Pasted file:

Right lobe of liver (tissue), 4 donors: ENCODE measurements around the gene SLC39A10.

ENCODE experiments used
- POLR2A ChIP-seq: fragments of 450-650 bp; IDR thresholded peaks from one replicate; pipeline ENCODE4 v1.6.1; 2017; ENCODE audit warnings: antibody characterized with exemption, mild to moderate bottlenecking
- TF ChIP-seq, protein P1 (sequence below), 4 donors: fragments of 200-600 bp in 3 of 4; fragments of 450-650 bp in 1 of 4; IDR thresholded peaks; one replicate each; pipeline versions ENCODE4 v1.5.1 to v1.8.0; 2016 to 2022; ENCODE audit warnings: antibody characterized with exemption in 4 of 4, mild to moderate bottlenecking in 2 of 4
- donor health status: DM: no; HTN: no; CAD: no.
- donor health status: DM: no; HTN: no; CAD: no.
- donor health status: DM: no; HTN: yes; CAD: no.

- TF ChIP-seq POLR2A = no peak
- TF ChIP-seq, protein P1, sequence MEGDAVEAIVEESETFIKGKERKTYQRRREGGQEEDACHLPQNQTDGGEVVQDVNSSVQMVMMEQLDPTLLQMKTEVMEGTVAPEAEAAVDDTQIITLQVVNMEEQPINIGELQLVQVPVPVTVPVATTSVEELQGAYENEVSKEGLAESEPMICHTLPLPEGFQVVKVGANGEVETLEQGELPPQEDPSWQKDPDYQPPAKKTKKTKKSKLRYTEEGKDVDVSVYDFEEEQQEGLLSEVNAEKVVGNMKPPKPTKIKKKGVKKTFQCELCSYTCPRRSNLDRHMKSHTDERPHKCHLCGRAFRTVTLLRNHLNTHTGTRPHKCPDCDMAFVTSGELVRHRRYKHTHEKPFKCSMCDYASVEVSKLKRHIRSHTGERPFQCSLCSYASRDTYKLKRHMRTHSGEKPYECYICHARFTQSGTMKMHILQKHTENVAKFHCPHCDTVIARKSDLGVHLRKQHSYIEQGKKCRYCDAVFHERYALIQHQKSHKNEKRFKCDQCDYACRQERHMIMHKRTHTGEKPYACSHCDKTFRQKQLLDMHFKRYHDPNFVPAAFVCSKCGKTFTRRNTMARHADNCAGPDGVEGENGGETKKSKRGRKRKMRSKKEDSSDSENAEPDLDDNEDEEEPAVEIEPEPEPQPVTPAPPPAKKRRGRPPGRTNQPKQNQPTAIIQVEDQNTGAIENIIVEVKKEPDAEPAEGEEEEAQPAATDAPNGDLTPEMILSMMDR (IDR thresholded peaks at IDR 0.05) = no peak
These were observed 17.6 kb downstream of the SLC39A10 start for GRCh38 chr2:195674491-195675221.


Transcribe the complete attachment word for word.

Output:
Right lobe of liver (tissue), 4 donors: ENCODE measurements around the gene SLC39A10.

ENCODE experiments used
- POLR2A ChIP-seq: fragments of 450-650 bp; IDR thresholded peaks from one replicate; pipeline ENCODE4 v1.6.1; 2017; ENCODE audit warnings: antibody characterized with exemption, mild to moderate bottlenecking
- TF ChIP-seq, protein P1 (sequence below), 4 donors: fragments of 200-600 bp in 3 of 4; fragments of 450-650 bp in 1 of 4; IDR thresholded peaks; one replicate each; pipeline versions ENCODE4 v1.5.1 to v1.8.0; 2016 to 2022; ENCODE audit warnings: antibody characterized with exemption in 4 of 4, mild to moderate bottlenecking in 2 of 4
- donor health status: DM: no; HTN: no; CAD: no.
- donor health status: DM: no; HTN: no; CAD: no.
- donor health status: DM: no; HTN: yes; CAD: no.

- TF ChIP-seq POLR2A = no peak
- TF ChIP-seq, protein P1, sequence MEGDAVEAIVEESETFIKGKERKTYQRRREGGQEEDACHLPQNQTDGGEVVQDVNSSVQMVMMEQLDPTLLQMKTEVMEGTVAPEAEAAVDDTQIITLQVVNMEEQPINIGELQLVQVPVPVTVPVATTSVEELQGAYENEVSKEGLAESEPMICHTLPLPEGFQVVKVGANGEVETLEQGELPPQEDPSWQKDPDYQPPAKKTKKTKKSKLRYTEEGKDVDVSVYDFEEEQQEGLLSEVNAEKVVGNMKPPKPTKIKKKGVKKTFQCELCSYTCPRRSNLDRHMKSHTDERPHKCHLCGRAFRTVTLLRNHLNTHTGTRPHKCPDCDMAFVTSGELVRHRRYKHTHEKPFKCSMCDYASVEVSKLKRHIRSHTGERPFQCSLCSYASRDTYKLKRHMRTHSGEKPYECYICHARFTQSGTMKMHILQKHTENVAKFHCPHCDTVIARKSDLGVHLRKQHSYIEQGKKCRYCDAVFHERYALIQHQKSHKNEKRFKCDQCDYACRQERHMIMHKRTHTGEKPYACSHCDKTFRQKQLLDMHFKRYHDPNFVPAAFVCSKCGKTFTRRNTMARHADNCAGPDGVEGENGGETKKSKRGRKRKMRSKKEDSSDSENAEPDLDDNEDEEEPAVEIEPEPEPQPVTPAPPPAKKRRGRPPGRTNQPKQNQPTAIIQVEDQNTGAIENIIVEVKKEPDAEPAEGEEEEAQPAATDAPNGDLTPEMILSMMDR (IDR thresholded peaks at IDR 0.05) = no peak
These were observed 17.6 kb downstream of the SLC39A10 start for GRCh38 chr2:195674491-195675221.